The filmmaker became a fan of the American Civil War captain as a child after reading all about the fictional character's adventures on Mars in his friends' comics and author Edgar Rice Burroughs' Bursoom series, and he eagerly anticipated the stories being one day adapted for film.
The movie came close to being made by Iron Man director Jon Favreau in 2006, but he subsequently dropped out of the project when Paramount Pictures lost the rights to the film.
So Stanton decided to start campaigning to take John Carter's story to Hollywood himself.
He tells WENN, "My brothers and I all could draw and we'd always go over to friends' houses who could draw. They were drawing what I now know are Tharks, these four-armed tusk characters (from John Carter comics). I'd be like, 'What the heck are those?' and they told me about the comic books and so I started reading them and then I got led to the books.
"From then on until about 2006, we're talking almost 30 years, I pretty much spent that time just waiting for somebody to make the movie. I just wanted to see it. I never planned I was going to make movies. When it got close to being made with Favreau I was one separation away from artists that were making it and getting the scoop that it was gonna happen and getting really excited about it.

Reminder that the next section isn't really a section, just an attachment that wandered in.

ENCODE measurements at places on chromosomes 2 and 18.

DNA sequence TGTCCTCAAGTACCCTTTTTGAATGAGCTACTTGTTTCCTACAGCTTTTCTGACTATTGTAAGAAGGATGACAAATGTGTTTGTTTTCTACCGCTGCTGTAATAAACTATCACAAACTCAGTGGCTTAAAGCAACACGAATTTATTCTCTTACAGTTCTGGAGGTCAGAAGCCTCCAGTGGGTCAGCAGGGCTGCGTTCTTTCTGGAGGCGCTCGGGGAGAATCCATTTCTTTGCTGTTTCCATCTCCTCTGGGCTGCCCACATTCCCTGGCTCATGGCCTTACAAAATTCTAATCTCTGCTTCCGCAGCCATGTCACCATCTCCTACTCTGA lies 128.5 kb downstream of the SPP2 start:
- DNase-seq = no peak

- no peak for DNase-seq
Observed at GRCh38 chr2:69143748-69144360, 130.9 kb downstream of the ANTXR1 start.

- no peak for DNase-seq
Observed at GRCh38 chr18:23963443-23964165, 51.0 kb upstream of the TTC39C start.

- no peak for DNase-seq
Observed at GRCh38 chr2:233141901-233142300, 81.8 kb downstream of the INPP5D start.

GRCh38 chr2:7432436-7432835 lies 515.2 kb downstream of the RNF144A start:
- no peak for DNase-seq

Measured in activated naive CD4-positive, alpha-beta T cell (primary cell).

"When it fell through and went back to the estate, I was really crestfallen. I just happened to have had a serendipitous phone call while making Wall-E with the head of Disney at the time. I said to him, 'Maybe if I'm not a one-hit wonder after I finish Wall-E, would you consider have (sic) me make it (John Carter) and if you don't you should buy it and have somebody make it. It would be a crime if it's not out there.' A month later they bought the three books and asked me to do it! It was a long time coming; I would never have expected it."
Stanton's John Carter features Taylor Kitsch as the title character, alongside Willem Dafoe, Lynn Collins and Dominic West, and is due to be released in March (12).